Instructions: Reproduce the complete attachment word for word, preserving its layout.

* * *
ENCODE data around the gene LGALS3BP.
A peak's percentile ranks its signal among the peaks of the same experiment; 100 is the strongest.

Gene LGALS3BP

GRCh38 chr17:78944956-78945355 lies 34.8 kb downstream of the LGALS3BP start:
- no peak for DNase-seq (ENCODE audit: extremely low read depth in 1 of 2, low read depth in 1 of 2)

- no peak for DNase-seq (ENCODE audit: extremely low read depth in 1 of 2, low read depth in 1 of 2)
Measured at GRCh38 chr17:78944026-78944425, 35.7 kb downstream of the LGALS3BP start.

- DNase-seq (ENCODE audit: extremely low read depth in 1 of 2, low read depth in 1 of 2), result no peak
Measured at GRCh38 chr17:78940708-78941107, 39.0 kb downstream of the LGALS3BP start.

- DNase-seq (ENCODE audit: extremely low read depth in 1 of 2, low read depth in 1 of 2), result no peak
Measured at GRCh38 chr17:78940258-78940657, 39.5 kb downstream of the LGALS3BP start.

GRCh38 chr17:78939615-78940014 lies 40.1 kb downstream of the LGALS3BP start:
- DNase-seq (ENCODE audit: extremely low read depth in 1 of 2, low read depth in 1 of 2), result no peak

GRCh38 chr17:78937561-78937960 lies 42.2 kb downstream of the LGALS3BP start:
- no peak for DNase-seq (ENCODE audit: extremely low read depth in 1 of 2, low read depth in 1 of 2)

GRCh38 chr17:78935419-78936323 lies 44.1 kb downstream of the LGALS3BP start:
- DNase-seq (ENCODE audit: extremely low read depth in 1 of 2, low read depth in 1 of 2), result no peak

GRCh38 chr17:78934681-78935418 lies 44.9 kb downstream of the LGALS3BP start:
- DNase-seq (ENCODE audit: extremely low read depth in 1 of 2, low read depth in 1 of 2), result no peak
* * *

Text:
ENCODE data around the gene LGALS3BP.
A peak's percentile ranks its signal among the peaks of the same experiment; 100 is the strongest.

Gene LGALS3BP

GRCh38 chr17:78944956-78945355 lies 34.8 kb downstream of the LGALS3BP start:
- no peak for DNase-seq (ENCODE audit: extremely low read depth in 1 of 2, low read depth in 1 of 2)

- no peak for DNase-seq (ENCODE audit: extremely low read depth in 1 of 2, low read depth in 1 of 2)
Measured at GRCh38 chr17:78944026-78944425, 35.7 kb downstream of the LGALS3BP start.

- DNase-seq (ENCODE audit: extremely low read depth in 1 of 2, low read depth in 1 of 2), result no peak
Measured at GRCh38 chr17:78940708-78941107, 39.0 kb downstream of the LGALS3BP start.

- DNase-seq (ENCODE audit: extremely low read depth in 1 of 2, low read depth in 1 of 2), result no peak
Measured at GRCh38 chr17:78940258-78940657, 39.5 kb downstream of the LGALS3BP start.

GRCh38 chr17:78939615-78940014 lies 40.1 kb downstream of the LGALS3BP start:
- DNase-seq (ENCODE audit: extremely low read depth in 1 of 2, low read depth in 1 of 2), result no peak

GRCh38 chr17:78937561-78937960 lies 42.2 kb downstream of the LGALS3BP start:
- no peak for DNase-seq (ENCODE audit: extremely low read depth in 1 of 2, low read depth in 1 of 2)

GRCh38 chr17:78935419-78936323 lies 44.1 kb downstream of the LGALS3BP start:
- DNase-seq (ENCODE audit: extremely low read depth in 1 of 2, low read depth in 1 of 2), result no peak

GRCh38 chr17:78934681-78935418 lies 44.9 kb downstream of the LGALS3BP start:
- DNase-seq (ENCODE audit: extremely low read depth in 1 of 2, low read depth in 1 of 2), result no peak